Wednesday, September 19, 2012

Tuesday, September 18, 2012

Sunday, September 16, 2012


Back before the incredible feat of modern engineering known as the Chunnel was built to cross the infamous English Channel, there were several other ways to travel from Britain to France. You could swim, hire a private yacht, fly or take the ferry. The latter fit into our budget and skill level and so we took the train from London to Folkstone, England where we boarded the ship. After a delightful tour of Europe we retraced our steps, boarding the boat in Calais, France for the trip back across the channel.

As we set sail on the thirty mile journey, we noticed a large immigrant family of at least three generations, gathering just ahead of us. As more and more members arrived they were each laden down with cigarettes and liquor, all purchased from the duty free store on board the ferry. As we watched, the men began distributing the contraband into the families luggage, preparing for their arrival at customs. In their final act of brazenness they were placing bottles of whiskey and gin underneath the mattress and pillow of a baby's cot.

A young mother was holding a beautiful, round faced baby girl in her arms. Then as if by magic, the little child was suddenly asleep. The mother placed the baby back into the cot, pulling the blankets up and around her shoulders. Their secret was safe . . . so they thought!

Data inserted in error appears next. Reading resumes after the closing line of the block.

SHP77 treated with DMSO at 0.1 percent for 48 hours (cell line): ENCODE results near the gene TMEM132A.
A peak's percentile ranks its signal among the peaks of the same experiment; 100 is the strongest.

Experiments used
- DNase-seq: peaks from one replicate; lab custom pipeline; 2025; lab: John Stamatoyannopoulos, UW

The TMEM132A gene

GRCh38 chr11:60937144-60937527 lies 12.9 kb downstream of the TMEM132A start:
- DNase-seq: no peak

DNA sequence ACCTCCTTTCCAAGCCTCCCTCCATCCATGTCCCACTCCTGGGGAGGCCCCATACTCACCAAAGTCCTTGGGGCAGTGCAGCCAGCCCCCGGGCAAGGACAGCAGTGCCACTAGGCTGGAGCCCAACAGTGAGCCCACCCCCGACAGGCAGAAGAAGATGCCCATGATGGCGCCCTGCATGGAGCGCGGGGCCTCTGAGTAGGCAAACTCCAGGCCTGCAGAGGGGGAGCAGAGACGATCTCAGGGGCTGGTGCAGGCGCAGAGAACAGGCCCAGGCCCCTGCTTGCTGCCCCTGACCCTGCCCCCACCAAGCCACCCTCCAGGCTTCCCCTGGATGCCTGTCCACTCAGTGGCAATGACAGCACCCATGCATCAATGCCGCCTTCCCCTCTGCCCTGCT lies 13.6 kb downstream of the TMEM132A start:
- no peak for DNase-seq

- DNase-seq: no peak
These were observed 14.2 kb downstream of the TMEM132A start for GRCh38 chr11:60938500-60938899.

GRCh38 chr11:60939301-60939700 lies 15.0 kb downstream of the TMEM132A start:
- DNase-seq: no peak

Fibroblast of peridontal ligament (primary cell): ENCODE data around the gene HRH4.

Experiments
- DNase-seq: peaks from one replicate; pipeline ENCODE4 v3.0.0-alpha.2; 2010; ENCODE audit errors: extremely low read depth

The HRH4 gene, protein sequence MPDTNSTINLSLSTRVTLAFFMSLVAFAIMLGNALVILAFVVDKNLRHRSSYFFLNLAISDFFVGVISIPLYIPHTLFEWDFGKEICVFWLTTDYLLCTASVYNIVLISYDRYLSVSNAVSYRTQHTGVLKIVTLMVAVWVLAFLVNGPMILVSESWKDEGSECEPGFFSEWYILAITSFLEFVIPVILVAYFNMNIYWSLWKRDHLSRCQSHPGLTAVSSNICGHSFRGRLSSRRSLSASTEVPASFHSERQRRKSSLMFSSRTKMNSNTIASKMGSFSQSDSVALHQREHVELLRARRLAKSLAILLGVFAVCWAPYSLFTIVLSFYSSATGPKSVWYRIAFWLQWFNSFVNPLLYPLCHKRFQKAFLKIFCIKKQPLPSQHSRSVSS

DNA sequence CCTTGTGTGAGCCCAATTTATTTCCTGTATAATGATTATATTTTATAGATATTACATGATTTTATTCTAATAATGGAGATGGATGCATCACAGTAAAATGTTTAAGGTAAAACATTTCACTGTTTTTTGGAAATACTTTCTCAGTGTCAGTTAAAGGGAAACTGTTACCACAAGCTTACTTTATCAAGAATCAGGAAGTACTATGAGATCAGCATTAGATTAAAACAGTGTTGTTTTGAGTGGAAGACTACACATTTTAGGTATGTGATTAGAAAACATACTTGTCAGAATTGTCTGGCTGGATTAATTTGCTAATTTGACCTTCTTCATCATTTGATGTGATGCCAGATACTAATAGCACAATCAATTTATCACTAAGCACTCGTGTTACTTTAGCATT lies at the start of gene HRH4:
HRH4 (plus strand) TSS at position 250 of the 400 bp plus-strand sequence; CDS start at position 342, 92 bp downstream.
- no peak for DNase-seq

As the white cliffs of Dover began to come into view, people started to push and crowd toward the exits. We lost sight of the family as we started to make our way to the front of the boat. With a sharp thud, the ship docked and passengers clambered to get off. As we walked down the ramp and through the customs area we spotted, over on the side, this same extended family. By that time, the baby was out of the bed and so were the bottles! They had attracted the attention of the authorities who had probably seen this act a time or two before and knew what to look for. As the officials began to go through each and every suitcase, purse and satchel, more and more of the smuggled goods began to appear. I don't know if they were planning on starting a shop in the new country, but if so, they were well on their way to having an ample inventory.

I wondered at the time if the family was familiar with the verse that goes something like this  . . . "Be sure your gin will find you out"?

Thank you to my Mother for the title of this story.

© 2013 Stephen J. Rendall - All rights reserved.